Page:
Under the Younger abstention doctrine, federal courts are required to abstain from "enjoining ongoing state proceedings that are (1) judicial in nature, (2) implicate important state interests, and (3) offer an adequate opportunity for review of constitutional claims, (4) so long as no extraordinary circumstances — like bias or harassment — exist which auger against abstention." Majors v. Engelbrecht, 149 F.3d 709, 711 (7th Cir. 1998).*fn5 All of these elements have been met in this case. The criminal action against Plaintiffs is ongoing and clearly judicial in nature. The State of Illinois has an important state interest in enforcing its laws and protecting the elderly.*fn6 Plaintiffs have not alleged that the state court will not protect their constitutional rights; although they may have lost their motion for a speedy trial, their right to appeal to the Illinois Appellate Court and Supreme Court is intact. See id. at 713 (subsequent judicial review is a sufficient opportunity to raise constitutional challenges).
None of the exceptions to the Younger doctrine are present in this case. Along with the "extraordinary circumstances" mentioned above, a federal court may intervene in a state court proceeding only if the state prosecution is conducted in bad faith, or there is "`an extraordinarily pressing need for immediate equitable relief,'" or the challenged statute provision is "`flagrantly and patently'" unconstitutional. Jacobson v. Village of Northbrook Mun. Corp., 824 F.2d 567, 569-70 (7th Cir. 1987) (quoting Kugler v. Helfant, 421 U.S. 117, 124-25 (1975) and Moore v. Sims, 442 U.S. 415, 423 (1979), respectively). A showing of a bad faith prosecution demonstrates irreparable injury to satisfy the comity restraints in Younger. Collins v. County of Kendall, 807 F.2d 95, 98 (7th Cir. 1986) (citations omitted). Although Plaintiffs assert that the State's Attorney's Office has maliciously prosecuted them, their allegations are vague and conclusory. They have not alleged any specific facts to support an inference of bad faith. See Pincham v. Illinois Judicial Inquiry Bd, 872 F.2d 1341, 1349 (7th Cir. 1989) (citations omitted). Nor do any of the facts they discuss show that the state criminal proceedings were brought against them to retaliate for, or deter their exercise of constitutionally protected rights. See id. at 1349-50.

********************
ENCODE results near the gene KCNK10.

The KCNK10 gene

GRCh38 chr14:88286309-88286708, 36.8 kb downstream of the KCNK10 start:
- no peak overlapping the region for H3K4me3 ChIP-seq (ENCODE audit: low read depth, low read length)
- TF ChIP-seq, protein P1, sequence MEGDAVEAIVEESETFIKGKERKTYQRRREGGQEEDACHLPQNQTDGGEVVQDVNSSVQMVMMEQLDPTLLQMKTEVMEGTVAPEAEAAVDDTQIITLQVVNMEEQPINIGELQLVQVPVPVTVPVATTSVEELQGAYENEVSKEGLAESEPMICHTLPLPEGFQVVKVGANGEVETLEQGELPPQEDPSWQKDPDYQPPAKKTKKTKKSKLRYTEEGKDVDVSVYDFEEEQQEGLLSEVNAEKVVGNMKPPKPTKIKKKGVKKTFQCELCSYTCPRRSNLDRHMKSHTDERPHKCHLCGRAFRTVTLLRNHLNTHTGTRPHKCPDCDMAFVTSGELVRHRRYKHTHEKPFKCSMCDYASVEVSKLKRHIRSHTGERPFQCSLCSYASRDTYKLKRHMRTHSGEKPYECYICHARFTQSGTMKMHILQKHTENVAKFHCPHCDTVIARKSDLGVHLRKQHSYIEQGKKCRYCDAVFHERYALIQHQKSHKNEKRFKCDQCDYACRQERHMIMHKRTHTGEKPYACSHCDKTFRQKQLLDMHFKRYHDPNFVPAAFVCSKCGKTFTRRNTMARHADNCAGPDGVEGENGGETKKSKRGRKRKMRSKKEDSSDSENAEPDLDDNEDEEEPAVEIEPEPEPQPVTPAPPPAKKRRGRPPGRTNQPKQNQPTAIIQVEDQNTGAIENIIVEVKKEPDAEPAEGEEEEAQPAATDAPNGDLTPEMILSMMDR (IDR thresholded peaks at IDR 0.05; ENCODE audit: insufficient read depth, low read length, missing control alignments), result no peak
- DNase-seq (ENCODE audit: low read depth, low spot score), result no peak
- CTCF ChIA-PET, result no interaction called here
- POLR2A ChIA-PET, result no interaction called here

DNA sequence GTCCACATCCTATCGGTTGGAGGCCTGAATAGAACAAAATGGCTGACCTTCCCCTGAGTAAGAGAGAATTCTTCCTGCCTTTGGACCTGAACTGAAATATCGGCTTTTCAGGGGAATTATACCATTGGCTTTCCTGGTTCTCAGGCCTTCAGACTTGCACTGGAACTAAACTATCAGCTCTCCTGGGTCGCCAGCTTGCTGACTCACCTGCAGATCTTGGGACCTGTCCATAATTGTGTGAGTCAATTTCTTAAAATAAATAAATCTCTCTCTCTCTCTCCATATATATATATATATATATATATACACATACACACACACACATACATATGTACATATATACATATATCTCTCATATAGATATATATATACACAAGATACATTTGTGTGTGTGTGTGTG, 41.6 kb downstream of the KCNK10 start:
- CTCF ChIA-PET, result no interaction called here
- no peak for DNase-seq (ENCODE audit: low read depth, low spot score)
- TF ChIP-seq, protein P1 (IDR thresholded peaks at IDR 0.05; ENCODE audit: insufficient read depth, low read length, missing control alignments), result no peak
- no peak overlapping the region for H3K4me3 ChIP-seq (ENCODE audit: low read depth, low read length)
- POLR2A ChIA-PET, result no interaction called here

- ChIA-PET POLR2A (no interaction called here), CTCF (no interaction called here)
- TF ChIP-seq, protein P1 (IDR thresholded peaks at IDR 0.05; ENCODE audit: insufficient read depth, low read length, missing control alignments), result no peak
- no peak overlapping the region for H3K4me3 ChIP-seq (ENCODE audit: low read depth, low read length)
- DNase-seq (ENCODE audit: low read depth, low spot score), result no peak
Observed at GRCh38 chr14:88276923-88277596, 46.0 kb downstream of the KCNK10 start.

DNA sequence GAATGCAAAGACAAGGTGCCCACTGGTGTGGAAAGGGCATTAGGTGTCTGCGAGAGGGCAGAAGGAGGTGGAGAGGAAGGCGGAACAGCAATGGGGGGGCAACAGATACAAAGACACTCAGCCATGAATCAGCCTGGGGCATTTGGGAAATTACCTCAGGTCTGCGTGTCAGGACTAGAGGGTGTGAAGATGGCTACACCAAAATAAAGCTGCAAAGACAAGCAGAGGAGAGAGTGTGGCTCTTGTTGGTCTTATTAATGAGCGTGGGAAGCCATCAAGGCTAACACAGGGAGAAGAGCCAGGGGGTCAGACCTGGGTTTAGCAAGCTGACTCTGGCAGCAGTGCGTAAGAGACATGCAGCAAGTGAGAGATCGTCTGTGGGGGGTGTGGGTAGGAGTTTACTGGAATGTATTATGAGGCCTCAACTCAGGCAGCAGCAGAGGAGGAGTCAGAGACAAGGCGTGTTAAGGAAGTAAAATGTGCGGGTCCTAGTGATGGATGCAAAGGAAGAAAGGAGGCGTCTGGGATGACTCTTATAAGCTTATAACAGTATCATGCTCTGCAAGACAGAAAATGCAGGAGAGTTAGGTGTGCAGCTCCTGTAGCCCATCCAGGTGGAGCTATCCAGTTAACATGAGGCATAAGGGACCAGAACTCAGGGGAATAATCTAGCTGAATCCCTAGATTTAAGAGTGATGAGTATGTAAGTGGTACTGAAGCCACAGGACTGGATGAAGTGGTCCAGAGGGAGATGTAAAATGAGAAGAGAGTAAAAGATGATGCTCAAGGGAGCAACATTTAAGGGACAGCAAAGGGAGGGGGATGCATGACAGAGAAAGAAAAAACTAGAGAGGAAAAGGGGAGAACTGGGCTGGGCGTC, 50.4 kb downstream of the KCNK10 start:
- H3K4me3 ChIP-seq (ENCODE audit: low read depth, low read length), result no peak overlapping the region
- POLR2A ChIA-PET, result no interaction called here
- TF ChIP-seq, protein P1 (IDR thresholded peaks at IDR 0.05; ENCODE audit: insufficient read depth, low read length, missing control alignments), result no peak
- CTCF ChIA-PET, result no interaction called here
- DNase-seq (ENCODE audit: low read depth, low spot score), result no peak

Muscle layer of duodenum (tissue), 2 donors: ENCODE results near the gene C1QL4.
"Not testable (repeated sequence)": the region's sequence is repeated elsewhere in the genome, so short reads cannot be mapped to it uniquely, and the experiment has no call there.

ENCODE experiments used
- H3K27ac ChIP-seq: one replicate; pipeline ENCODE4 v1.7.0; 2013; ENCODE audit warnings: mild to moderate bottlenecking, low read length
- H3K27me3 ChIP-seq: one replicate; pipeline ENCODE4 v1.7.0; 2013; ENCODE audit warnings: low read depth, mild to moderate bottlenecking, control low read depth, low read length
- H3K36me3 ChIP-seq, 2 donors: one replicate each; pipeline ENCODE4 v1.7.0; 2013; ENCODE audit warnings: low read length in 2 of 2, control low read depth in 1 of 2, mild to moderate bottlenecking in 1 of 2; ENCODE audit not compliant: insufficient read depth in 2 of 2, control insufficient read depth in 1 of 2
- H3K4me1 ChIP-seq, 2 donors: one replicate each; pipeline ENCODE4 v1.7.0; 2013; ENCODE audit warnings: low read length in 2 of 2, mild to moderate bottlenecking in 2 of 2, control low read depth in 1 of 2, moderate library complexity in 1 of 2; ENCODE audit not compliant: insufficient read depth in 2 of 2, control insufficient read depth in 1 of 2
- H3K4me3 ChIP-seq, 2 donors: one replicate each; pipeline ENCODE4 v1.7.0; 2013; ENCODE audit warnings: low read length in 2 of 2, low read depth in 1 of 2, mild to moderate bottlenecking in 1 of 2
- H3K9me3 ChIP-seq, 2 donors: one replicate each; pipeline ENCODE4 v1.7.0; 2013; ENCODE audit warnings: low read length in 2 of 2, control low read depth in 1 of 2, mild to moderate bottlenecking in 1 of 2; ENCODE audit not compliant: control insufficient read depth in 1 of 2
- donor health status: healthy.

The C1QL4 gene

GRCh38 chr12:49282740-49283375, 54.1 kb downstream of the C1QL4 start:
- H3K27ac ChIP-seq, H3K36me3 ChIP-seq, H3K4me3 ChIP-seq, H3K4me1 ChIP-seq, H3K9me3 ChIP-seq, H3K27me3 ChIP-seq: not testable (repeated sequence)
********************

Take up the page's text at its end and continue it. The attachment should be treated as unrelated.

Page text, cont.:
Furthermore, Plaintiffs have not shown an extraordinarily pressing need for immediate equitable relief. For obvious reasons, they are not happy about the situation they find themselves in. Specifically, they complain that the state court proceedings have caused irreparable harm in the form of monetary loss, including loss of a job and foreclosure of the six flat, and harm to their personal reputations. Unfortunately for Plaintiffs, however, these injuries are "solely [those] incidental to every criminal proceeding brought lawfully and in good faith . . . and therefore . . . [they are] not entitled to equitable relief even if such statutes are unconstitutional." Younger, 401 U.S. at 49 (internal quotations omitted). Lastly, Plaintiffs do not allege that the statute under which they are being prosecuted is "flagrantly and patently" unconstitutional, and we decline to reach such a conclusion.
Accordingly, we find that the Court should abstain from ruling on the motion for ...